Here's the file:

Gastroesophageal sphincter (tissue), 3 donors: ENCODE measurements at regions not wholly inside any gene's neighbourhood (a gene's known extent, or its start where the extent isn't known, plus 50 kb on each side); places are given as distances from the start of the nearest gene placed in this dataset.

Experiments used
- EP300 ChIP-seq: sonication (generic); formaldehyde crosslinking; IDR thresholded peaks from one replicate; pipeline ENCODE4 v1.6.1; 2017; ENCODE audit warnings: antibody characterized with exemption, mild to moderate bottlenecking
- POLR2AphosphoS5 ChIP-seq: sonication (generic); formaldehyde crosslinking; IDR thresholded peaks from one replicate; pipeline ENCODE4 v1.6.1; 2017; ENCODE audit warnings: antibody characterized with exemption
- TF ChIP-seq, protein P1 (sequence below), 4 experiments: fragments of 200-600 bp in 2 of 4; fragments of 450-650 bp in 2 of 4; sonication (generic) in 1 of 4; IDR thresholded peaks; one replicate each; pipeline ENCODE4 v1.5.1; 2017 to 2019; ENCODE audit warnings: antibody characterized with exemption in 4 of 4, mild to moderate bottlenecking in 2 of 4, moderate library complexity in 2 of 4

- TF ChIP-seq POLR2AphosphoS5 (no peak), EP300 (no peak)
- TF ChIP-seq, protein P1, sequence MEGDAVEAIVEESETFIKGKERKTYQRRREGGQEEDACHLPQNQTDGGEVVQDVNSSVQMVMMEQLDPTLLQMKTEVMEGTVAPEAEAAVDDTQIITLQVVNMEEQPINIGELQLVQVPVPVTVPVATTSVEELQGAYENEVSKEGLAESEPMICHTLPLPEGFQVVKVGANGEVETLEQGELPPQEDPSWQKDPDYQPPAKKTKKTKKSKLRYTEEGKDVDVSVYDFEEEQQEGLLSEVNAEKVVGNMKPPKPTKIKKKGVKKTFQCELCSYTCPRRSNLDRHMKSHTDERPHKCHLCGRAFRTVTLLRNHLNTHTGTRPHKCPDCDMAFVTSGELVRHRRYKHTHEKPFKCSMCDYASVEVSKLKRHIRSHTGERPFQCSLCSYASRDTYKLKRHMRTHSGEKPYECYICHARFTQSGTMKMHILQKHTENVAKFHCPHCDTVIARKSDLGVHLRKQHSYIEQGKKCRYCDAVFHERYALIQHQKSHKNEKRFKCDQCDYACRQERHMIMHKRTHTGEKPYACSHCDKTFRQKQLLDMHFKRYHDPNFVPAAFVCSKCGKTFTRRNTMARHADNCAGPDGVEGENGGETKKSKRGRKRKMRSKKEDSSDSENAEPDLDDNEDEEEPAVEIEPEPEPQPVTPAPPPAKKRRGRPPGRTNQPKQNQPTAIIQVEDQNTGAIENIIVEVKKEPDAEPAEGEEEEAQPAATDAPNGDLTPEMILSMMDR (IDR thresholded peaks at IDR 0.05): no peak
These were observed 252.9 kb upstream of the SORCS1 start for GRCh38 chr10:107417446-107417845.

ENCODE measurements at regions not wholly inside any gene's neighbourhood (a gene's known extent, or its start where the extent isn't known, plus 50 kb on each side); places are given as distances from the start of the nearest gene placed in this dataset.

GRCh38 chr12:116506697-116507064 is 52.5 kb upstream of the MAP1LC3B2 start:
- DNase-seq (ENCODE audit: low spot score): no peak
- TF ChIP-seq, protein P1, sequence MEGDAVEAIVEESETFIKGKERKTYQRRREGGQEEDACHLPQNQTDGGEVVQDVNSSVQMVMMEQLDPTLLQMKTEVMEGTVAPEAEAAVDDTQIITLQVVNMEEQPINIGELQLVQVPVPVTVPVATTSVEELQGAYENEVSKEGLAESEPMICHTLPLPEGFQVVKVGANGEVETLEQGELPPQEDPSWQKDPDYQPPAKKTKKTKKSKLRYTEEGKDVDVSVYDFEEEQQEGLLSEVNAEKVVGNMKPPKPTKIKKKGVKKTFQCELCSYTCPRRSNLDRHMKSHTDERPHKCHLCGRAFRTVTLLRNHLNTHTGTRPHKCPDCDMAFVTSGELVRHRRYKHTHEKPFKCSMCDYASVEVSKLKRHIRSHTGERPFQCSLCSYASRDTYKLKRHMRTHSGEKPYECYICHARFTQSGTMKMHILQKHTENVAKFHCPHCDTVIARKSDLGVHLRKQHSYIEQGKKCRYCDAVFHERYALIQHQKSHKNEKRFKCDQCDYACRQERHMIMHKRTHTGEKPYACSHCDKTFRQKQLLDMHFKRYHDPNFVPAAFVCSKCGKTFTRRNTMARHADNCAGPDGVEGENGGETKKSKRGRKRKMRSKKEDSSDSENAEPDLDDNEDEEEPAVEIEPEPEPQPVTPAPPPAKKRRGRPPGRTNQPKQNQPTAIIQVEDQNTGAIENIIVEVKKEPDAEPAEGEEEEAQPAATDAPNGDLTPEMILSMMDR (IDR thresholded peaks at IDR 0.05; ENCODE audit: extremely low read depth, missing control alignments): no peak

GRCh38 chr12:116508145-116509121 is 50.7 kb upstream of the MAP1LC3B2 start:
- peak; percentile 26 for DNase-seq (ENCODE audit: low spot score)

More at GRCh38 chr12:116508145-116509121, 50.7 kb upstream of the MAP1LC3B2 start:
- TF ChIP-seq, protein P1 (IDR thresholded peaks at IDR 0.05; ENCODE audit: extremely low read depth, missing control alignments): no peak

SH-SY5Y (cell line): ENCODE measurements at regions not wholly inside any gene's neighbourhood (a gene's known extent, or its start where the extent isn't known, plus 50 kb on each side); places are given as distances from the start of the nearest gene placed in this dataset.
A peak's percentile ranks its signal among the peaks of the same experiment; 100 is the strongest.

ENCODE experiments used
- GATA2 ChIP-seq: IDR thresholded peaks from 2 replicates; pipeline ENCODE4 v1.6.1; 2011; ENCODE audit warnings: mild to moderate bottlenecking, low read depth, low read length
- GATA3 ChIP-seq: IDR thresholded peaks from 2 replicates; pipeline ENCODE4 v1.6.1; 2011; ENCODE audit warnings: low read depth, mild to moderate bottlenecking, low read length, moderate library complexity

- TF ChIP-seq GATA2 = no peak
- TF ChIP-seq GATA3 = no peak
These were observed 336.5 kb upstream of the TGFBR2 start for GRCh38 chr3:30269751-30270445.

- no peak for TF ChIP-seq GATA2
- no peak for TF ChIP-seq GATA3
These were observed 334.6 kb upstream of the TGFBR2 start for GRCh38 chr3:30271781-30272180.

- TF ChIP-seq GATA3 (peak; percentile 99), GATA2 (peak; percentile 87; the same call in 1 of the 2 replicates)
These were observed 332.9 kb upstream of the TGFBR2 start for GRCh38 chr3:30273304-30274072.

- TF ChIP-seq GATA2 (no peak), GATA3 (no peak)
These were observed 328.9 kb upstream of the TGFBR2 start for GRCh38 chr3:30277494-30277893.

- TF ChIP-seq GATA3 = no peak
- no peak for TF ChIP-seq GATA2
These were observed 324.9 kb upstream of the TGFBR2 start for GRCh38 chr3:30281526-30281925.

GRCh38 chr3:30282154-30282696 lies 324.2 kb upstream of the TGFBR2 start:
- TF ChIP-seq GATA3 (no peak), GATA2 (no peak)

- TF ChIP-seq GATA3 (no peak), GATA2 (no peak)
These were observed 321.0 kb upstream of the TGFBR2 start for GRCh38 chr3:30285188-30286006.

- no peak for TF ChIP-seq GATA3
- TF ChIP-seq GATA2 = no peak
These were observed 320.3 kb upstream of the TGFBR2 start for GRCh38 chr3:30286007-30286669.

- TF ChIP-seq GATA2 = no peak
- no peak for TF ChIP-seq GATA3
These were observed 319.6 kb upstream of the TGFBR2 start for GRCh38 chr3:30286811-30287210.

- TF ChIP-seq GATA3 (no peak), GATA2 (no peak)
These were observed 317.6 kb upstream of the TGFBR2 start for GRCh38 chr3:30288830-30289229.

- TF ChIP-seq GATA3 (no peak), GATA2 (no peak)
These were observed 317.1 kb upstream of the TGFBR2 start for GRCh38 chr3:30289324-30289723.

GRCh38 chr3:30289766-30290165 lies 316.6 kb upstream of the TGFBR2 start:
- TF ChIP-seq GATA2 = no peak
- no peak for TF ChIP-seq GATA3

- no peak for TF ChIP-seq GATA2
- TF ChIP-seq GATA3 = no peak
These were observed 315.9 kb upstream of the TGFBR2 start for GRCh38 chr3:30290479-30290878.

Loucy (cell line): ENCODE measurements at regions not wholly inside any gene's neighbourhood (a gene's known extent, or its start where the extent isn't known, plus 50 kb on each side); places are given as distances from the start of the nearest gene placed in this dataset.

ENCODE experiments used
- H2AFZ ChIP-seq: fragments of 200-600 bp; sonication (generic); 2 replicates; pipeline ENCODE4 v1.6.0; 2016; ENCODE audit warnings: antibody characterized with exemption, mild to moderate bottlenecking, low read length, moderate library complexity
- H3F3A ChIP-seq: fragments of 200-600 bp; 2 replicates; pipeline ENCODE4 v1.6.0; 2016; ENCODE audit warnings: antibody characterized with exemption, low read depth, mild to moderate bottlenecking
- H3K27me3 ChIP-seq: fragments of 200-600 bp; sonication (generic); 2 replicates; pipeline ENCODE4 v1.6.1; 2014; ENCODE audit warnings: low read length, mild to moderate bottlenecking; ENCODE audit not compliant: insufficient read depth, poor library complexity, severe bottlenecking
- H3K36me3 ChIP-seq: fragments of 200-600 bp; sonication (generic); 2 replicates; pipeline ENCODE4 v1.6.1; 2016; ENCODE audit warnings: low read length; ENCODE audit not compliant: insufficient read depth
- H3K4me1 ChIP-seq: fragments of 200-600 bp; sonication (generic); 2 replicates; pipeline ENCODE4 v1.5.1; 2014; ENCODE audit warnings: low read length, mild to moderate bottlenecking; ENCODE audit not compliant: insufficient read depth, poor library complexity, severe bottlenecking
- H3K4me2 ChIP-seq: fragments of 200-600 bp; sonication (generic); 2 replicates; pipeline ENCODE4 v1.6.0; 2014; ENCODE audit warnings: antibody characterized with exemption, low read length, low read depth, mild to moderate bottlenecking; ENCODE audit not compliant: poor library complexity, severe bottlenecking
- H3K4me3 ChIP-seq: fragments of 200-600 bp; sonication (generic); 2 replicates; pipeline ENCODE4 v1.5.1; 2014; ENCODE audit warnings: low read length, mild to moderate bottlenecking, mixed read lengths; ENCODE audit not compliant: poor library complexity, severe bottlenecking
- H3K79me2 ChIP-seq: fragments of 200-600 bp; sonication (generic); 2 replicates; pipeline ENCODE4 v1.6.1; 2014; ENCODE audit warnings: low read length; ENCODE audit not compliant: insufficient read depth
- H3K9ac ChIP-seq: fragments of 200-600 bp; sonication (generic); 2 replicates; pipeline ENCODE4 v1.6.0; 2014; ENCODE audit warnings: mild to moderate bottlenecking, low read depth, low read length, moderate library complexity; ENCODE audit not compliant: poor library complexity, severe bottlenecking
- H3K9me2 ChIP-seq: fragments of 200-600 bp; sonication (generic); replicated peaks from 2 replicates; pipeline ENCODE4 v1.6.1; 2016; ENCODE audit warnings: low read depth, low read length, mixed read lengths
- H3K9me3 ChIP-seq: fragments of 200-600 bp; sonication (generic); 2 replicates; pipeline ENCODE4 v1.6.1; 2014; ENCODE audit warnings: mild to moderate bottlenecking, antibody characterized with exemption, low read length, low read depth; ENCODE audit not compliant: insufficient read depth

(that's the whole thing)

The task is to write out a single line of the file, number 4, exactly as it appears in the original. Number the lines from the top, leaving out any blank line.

- POLR2AphosphoS5 ChIP-seq: sonication (generic); formaldehyde crosslinking; IDR thresholded peaks from one replicate; pipeline ENCODE4 v1.6.1; 2017; ENCODE audit warnings: antibody characterized with exemption